California State University, Northridge has received a $3.6 million grant from the California Institute for Regenerative Medicine, known as CIRM, to prepare undergraduate students for careers in stem cell research.
The five-year grant will continue and build on the highly successful CSUN-UCLA Stem Cell Scientist Training Program, which CSUN has run in collaboration with the Eli and Edythe Broad Center of Regenerative Medicine and Stem Cell Research at UCLA since 2010. The program prepares CSUN undergraduates for careers in stem cell research through intensive coursework and internships in leading UCLA research labs.
“The CSUN students who participate in the program are fully engaged in CIRM’s and the UCLA Broad Stem Cell Research Center’s shared mission of accelerating the delivery of stem cell and gene therapy treatments to patients in need,” said Northridge biology professor Cindy Malone, director of the CSUN-UCLA Stem Cell Scientist Training Program. “Outside of their time working in UCLA labs, they volunteer in patient advocate programs to meet and learn from real patients whose lives their research aims to improve. These critical interactions shape our trainees’ understanding of why the work they are doing is so important.”
The CSUN-UCLA training program is part of CIRM’s Bridges to Stem Cell Research and Therapy initiative, which aims to train the next generation of stem cell scientists and make California’s regenerative medicine workforce more representative of the state’s population. The new grant to CSUN will provide 10 undergraduates from diverse backgrounds each year with training that will serve as a springboard into careers in the fields of stem cell biology and regenerative medicine.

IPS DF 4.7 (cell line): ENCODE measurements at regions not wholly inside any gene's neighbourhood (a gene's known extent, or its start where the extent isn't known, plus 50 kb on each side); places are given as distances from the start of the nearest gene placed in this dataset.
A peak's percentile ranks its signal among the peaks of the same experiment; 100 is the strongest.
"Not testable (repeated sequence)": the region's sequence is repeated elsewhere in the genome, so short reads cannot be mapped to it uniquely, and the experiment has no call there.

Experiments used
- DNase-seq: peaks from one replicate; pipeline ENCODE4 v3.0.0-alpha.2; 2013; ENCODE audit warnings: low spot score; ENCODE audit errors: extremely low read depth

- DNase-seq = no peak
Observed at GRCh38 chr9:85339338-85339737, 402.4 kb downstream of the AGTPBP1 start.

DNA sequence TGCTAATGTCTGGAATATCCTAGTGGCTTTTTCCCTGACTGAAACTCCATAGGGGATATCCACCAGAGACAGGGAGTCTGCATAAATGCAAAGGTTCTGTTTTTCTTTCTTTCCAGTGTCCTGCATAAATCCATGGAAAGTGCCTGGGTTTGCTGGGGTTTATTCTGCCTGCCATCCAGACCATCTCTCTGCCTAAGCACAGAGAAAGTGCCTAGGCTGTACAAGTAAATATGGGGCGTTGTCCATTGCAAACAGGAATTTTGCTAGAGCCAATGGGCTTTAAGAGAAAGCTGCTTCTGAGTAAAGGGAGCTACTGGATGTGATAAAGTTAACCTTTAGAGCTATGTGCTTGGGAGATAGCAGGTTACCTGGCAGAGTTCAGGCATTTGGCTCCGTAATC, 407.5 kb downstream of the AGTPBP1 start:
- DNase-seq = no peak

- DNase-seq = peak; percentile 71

The top CSUN students selected for the competitive program complete coursework and training in advanced stem cell research techniques, policy and ethics, as well as in patient advocacy, community outreach, science communications and critical race theory. Trainees also gain hands-on experience through year-long, full-time paid internships conducting research in the labs of UCLA faculty, who are world leaders in cell and molecular biology, bioengineering and molecular medicine, among other disciplines.
As part of the new grant, each trainee may intern in one of 50 labs affiliated with the UCLA Broad Stem Cell Research Center, as well as the UCLA Jonsson Comprehensive Cancer Center. While interning at UCLA, trainees are given the opportunity to immerse themselves in the university’s dynamic and highly collaborative research environment through lab meetings, seminars, journal clubs and poster presentations at symposia.
The grant to CSUN’s program at UCLA was one of 15 awards — totaling $51 million — that CIRM approved in July to support Bridges programs for undergraduate and graduate students enrolled at universities and colleges throughout California.
Between 2009 and 2019, CIRM supported 16 Bridges programs that trained more than 1,400 scientists. The agency reports that about half of these program graduates are now working full time in research positions at biotechnology companies or academic research institutions, and another third are currently enrolled in graduate or professional schools.
“As the field advances, we must … meet the demand for promising young scientists,” Dr. Maria T. Millan, president and CEO of CIRM, said in a press release. “The CIRM Bridges programs across the state of California will provide students with the tools and resources to begin their careers in regenerative medicine.”